- James Walker, ESPN Staff Writer
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FOXBOROUGH, Mass. -- New England Patriots tight end Rob Gronkowski had never been in a game quite like this. It was evident when the 22-year-old Pro Bowler stood up to watch Baltimore Ravens kicker Billy Cundiff line up for a 32-yard field goal with 15 seconds remaining.
Leading by three points, Gronkowski followed his instincts and wanted to see Baltimore's triumph or train wreck. That's just the kind of guy "Gronk" is. Meanwhile, most of his Patriots teammates couldn't stomach the situation and looked the other way.
"I watched it, and I looked around I saw everybody not watching it," Gronkowski explained, somewhat surprised. "It's whatever way you want to take it. But I watched it, and I was glad watching it."
Cundiff shanked a chip shot wide left to give New England a 23-20 victory over Baltimore in the AFC Championship Game. The surprising finish helped the Patriots advance to Super Bowl XLVI in Indianapolis to face the New York Giants on Feb. 5.
Many of Growkowski's teammates didn't realize they were going to the Super Bowl until the crowd at Gillette Stadium reacted. The response on the New England sideline was that of shock, disbelief and jubilation -- all wrapped into one moment.
In the end, the Patriots knew they were pushed to their limits -- and thrived. Yes, New England had three losses in the regular season. But the Patriots learned more about themselves in Sunday's heart-stopping, back-and-forth slugfest with Baltimore than all three losses combined.
New England entered this postseason going one-and-done in back-to-back seasons. This Patriots team won last week against the Denver Broncos with skill. But getting past Baltimore on Sunday took pure will.
"We are a pretty mentally tough team," Patriots receiver Wes Welker said. "We don’t even really get down or get too high or too low or anything like that. We just try to stay steady and understand that we need to make plays. No matter what the circumstances or what happens out there, we’re in it together and that’s how we’re going to win games."
How tough was this game for New England? The Patriots had to do something you didn't see from them all season: win with their 31st-ranked defense.
New England's much-maligned group held a three-point lead in the fourth quarter by stopping the Ravens on the final three possessions -- OK, maybe two? possessions -- to seal the game. New England's offense, which averaged 40.5 points in its previous four games, scored only 23 points and committed two turnovers.
Patriots quarterback Tom Brady was responsible for the offensive turnovers with two interceptions and admitted, "I sucked pretty bad today." New England had issues moving the ball for long stretches and also stalled in the red zone, where the Patriots were two of five.
New England's defense gave up 398 yards but stuffed the Ravens when it mattered.
"[The defense] is the real MVP of this game, without a shadow of a doubt," Patriots Pro Bowl guard Brian Waters said. "I'm sure there are some things they want to clean up. But more than anything, we put them in some bad situations and they kept us safe and clean and kept us in the game."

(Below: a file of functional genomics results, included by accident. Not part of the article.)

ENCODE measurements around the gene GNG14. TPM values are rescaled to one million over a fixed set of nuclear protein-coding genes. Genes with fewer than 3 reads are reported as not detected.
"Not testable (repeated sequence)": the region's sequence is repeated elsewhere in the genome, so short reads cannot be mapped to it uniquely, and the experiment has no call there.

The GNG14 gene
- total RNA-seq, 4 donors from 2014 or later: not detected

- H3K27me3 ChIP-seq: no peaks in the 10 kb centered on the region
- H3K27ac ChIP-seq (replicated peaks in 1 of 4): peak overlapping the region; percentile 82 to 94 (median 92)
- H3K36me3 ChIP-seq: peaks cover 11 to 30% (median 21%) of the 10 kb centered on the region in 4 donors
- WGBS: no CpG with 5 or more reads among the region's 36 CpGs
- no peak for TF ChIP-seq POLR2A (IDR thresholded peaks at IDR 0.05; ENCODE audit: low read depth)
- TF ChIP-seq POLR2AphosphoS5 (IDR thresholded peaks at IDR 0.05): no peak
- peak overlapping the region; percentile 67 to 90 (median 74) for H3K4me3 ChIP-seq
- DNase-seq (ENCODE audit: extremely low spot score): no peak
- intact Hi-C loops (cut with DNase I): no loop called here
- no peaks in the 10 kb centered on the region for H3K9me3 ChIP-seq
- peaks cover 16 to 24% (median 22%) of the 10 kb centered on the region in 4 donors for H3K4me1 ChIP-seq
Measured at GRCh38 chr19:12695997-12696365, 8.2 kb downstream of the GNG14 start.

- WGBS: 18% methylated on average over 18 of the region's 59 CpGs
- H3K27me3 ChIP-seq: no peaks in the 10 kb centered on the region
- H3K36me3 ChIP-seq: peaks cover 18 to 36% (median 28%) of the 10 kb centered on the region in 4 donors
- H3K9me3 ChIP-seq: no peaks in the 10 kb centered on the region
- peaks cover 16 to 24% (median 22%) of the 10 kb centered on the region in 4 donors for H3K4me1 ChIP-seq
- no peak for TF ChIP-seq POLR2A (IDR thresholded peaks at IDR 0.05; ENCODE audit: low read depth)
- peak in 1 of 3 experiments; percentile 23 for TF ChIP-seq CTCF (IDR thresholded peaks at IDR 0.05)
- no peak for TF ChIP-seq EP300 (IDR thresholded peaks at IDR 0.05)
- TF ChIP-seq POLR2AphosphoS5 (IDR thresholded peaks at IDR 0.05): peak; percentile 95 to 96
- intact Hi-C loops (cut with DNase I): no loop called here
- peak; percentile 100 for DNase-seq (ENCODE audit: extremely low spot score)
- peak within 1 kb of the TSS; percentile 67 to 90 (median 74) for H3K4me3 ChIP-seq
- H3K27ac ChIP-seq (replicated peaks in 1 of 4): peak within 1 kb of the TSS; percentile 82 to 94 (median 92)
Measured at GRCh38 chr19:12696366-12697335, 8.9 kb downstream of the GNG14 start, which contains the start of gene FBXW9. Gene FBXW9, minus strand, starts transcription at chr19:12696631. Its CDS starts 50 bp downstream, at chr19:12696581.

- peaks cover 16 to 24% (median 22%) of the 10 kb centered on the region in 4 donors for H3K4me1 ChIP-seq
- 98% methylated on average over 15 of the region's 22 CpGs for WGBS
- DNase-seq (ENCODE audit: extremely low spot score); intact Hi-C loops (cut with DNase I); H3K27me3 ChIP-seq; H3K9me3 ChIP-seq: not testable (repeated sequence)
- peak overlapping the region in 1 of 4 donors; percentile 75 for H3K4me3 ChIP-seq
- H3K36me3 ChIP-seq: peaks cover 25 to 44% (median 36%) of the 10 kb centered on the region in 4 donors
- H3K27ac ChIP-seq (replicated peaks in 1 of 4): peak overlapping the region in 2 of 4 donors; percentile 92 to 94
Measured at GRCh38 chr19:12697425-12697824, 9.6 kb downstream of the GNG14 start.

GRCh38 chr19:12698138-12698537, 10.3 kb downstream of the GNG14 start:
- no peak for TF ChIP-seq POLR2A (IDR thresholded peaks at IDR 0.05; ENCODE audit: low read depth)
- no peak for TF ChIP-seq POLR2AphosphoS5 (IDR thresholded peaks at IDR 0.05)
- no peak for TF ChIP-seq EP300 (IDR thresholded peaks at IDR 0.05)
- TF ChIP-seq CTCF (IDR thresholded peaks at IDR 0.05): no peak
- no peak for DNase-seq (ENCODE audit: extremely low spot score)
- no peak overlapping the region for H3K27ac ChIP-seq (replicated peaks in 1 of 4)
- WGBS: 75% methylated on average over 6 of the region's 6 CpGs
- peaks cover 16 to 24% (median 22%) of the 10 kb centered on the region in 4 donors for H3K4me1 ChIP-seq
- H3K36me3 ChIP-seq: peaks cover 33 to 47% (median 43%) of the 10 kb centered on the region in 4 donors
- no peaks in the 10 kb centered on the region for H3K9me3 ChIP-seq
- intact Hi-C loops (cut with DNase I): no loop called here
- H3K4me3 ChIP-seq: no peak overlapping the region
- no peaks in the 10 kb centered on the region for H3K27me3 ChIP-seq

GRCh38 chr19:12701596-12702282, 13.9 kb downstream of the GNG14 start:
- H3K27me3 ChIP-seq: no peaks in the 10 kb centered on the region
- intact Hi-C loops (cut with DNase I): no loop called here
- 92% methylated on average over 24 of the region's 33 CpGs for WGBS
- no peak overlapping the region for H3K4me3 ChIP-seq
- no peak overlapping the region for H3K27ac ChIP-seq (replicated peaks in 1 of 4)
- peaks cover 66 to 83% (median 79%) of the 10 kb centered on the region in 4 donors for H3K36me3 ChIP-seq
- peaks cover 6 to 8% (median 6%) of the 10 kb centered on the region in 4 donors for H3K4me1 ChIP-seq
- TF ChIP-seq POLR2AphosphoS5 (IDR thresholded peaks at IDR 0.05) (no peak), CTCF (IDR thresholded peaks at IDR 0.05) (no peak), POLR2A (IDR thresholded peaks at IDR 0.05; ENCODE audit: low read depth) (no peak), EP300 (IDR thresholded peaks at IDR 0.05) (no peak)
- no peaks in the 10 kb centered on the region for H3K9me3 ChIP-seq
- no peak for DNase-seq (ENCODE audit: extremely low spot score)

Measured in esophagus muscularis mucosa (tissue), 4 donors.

New England and Baltimore were unquestionably the two best teams in the AFC. The difference between them Sunday was only a missed field goal. The Patriots were just a little bit better.
There was talk of New England not beating anybody of substance all season. Before Sunday’s game, the Patriots hadn't defeated an opponent that finished with a winning record. The Denver Broncos (8-8) were the only playoff team the Patriots had beaten. New England swept Denver in two games -- once in the regular season and once in the divisional round of the playoffs.
When I mentioned this to Patriots veteran running back Kevin Faulk, he shrugged and indicated he didn't care. The Patriots have won 10 games in a row and are heading to the Super Bowl.
"We never put those teams on our schedule. The NFL schedules that," Faulk said. "So we just have to play the teams that they schedule for us. It doesn’t matter what their records are. They’re still a football team that’s in the NFL."
New England didn’t play its "A" game Sunday. The Ravens had a lot to do with it. But looking ahead, the Patriots will have to play a lot better to win their fourth Super Bowl of the Brady-Bill Belichick era.
Brady wasn’t happy with himself after the game but he did tie his childhood hero, Joe Montana, for the most playoff wins in NFL history. This was the first time in a long time Brady didn’t have much to do with New England’s postseason win. His defense was finally there to back him up after Brady carried the Patriots with an MVP-caliber season.
Despite Brady's performance, Patriots owner Robert Kraft entered the locker room Sunday night with a big smile and the AFC Championship trophy in hand. Kraft said he was comforted by something Brady told him after the game.
"Well, here's what he said to me: He said to me, 'I promise you I’m going to play a lot better in two weeks,’” Kraft said. "He's still pretty good in my book. I’ll take him over any quarterback."
The Patriots knew they were good. But it took the 18th game of the season for the Patriots to truly learn their level of toughness and resilience.
After being pushed to the limit by Baltimore, the Patriots will go to Indianapolis confidently knowing their team is championship material.